Poor run of results leaves Boyne in relegation danger
AFTER making a big impression in their first two seasons of All- Ireland League rugby, Boyne RFC have entered a rebuilding phase in their history.
Twelve months ago they were sitting pretty as one of the title contenders in Division 2B, having won six of their opening seven games, but 2013 has proved more difficult.
'Consolidation' is a difficult word for a club such as Boyne's to come to terms with, given its fantastic record over the past five years which included back-to-back Provincial Towns Cup triumphs and promotion to the AIL.
But the departure of head coach Craig McGrath, who masterminded those glory days, together with some key players, has resulted in an understandable loss of momentum which may prove difficult to reverse.
Of course, the popular Kiwi was still in charge when 2013 kicked off, and at that stage the club boasted players of the calibre of the coach's countryman Chris Pusi at hooker, outstanding wing forward Nico Vorster, exciting out half Bryan Croke and flying winger Eoghan Duffy.
Even with a full-strength squad they needed to be at their best when resuming their league campaign after the Christmas break with an away game against leaders Rainey Old Boys.
The Magherafelt team boasted a 100% record from their seven previous games, and it proved a bridge too far for Boyne who conceded 35 points without reply in the second half and crashed to a 41-7 defeat.
There and then Boyne's title challenge effectively ended, but promotion remained a possibility. Despite failing to score for the first hour of their next game they overcame Clonakilty and climb to third in the table.
But that good work was undone the following week when they led hosts Instonians 11-3 with 15 minutes left but still returned home with a defeat following a late collapse.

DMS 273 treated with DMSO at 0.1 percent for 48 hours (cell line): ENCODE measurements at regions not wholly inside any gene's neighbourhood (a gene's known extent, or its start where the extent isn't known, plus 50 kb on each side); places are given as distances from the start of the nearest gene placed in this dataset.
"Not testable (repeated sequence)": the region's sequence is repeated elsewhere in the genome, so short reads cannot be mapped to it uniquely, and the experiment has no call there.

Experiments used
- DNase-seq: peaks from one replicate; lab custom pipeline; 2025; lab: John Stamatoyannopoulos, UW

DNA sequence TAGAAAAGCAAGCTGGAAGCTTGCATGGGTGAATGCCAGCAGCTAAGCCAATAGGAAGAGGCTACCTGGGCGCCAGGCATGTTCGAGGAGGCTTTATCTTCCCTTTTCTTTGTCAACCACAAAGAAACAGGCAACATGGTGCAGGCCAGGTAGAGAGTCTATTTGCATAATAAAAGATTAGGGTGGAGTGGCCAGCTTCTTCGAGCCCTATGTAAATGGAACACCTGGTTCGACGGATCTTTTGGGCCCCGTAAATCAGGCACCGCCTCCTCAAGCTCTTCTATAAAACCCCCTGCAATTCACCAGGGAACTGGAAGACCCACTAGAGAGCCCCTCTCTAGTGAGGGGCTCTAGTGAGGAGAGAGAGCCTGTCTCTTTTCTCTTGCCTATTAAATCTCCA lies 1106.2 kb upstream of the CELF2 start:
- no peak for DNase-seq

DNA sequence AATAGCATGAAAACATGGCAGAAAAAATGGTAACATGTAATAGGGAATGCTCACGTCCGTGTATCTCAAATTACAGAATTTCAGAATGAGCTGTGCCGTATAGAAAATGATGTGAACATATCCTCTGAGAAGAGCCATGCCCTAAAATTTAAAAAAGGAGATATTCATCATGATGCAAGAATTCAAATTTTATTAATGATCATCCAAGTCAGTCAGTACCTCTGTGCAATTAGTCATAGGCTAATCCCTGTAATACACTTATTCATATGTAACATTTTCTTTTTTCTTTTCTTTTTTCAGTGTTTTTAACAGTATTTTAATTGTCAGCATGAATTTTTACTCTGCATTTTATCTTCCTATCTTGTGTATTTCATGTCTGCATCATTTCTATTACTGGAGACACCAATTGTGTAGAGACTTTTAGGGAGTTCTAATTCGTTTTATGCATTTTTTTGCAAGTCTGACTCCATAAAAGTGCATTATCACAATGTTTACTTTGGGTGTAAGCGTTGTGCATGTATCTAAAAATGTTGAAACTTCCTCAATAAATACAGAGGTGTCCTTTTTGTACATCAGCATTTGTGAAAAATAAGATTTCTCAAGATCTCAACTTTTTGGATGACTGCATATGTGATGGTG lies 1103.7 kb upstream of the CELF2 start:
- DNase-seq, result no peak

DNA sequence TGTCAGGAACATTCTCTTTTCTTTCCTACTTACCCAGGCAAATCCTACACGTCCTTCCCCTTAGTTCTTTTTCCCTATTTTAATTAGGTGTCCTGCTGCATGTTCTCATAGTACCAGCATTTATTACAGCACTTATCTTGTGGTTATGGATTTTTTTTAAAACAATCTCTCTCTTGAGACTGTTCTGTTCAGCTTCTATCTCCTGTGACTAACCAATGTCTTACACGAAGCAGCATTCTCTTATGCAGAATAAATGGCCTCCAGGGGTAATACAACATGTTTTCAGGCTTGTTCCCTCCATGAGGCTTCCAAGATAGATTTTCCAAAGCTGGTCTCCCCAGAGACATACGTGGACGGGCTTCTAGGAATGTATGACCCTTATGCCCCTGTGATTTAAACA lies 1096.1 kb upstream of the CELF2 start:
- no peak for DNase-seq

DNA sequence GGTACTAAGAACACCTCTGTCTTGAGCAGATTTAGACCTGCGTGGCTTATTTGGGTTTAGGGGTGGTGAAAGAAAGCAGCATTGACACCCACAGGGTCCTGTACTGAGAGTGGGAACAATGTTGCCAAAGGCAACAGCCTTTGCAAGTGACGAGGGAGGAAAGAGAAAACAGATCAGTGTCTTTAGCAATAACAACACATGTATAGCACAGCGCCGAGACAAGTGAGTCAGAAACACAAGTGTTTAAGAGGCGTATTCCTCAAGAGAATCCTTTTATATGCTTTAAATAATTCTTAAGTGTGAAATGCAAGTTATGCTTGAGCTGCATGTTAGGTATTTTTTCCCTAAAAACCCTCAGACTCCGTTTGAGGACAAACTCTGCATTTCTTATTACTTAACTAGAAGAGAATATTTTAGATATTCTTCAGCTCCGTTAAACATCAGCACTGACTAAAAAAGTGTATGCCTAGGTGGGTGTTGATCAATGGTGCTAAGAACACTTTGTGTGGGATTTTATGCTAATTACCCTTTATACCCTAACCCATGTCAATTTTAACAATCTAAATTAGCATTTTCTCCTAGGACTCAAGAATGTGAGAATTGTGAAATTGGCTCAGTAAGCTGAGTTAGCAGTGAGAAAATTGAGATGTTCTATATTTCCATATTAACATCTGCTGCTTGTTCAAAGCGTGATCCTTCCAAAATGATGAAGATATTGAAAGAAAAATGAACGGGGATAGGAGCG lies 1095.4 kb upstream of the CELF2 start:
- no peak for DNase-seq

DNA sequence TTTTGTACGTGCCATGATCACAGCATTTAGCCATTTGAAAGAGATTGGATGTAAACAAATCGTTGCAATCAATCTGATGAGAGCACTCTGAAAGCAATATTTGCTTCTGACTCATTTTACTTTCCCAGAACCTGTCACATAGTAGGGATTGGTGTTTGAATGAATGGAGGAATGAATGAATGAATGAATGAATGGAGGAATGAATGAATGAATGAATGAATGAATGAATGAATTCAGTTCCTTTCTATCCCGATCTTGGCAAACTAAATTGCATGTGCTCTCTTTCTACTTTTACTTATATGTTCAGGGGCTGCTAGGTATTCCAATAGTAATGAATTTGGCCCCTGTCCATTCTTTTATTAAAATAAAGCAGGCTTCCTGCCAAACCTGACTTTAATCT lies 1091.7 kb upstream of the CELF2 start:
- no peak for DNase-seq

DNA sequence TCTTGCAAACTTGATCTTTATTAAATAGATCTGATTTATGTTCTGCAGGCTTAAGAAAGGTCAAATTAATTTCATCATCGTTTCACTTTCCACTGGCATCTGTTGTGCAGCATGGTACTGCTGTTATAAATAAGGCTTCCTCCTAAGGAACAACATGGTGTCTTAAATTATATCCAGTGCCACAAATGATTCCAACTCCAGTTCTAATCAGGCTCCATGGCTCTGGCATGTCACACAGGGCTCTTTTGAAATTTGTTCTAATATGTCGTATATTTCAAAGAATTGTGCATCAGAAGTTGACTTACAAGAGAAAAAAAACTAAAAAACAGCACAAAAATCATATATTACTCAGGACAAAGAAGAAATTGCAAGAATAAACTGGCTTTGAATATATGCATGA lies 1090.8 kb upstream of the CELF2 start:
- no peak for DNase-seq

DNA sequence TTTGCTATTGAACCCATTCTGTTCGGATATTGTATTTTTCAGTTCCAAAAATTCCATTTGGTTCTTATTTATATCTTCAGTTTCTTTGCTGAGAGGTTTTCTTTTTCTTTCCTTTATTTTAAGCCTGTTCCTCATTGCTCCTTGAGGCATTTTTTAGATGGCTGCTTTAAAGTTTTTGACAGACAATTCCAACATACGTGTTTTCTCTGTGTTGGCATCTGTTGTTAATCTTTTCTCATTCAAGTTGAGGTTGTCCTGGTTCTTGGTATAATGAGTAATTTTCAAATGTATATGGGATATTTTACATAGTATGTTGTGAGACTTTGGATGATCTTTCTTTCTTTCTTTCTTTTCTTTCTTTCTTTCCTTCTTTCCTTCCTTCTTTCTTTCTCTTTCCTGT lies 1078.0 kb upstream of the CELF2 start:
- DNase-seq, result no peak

Another of the promotion challengers, Nenagh Ormond, were Boyne's next opponents, and this was rugby's equivalent of a six-pointer. Unfortunately the Drogheda men let a half-time lead slip again and three agonising misses from the boot of Niall Kerbey proved costly as the Tipp men held on for an 18-16 victory.
A 43-18 demolition of Ards was the perfect riposte, though, and with six tries scored and a bonus point secured McGrath's men were back in the hunt.
With only three games left, though, Boyne needed to keep picking up bonus points and hope some of their rivals slipped up, and as it happened neither of those scenarios came to pass.
They did pick up a 10-3 win over Sundays Well from their first-ever AIL game in Cork city, but it wasn't enough and they had four players sin-binned in their penultimate game which ended in a humilating 63-17 home defeat by NUIM Barnhall.
It had been confirmed that Skerries' visit to the Lodge on the final day would be McGrath's last game before moving to Melbourne, and as he took up his usual viewing spot behind the posts, hands in pockets and braving the elements in a hoodie, it was easy to understand the lure of coaching in Australia and living in a house with a pool!
Collectively, though, the Boyne team had a sunny disposition and they proceeded to dismantle their North East rivals with an impressive 25-11 win to end the McGrath era on a high. The victory ensured they finished fifth in the table, four places and 14 points better off than 12 months previously - significant progress for the fifth consecutive year.
A few weeks later the outgoing coach's successor was confirmed - Irishman Mike Walls who, it turned out, battled for the number 9 jersey with McGrath at English club Coventry eight years ago! Walls was welcomed to Shamrock Lodge by the club's new president, ex Irish international Robbie McGrath, during a training weekend in June, and spoke of aiming for promotion during his two years in charge.
Results in the pre-season Leinster Senior Shield seemed to rule out any prospect of a strong challenge - notably a 74-9 roasting at the hands of NUIM - but the league campaign began promisingly enough with a win against Richmond.
Optimism increased when Walls' charges won their second-round match in Sligo - fighting back from 14-0 down - and they had three wins from three when hanging on for a 20-18 success against Instonians.
Next up were Skerries away from home and it was the Fingal outfit who extended their own unblemished record with a 32-10 win as Boyne's league challenge began to come off the rails.
A tough run of games continued with a similarly convincing loss away to Greystones, and the Drogheda side dropped into the lower half of the table when suffering a third consecutive defeat at home to Thomond.
There was to be no happy ending to 2013 as Navan made the short trip to their neighbours and departed with a 28-3 win under their belts. With Boyne having slumped into the bottom four, consolidation suddenly looks a rather attractive prospect - certainly more agreeable than relegation which now looms large.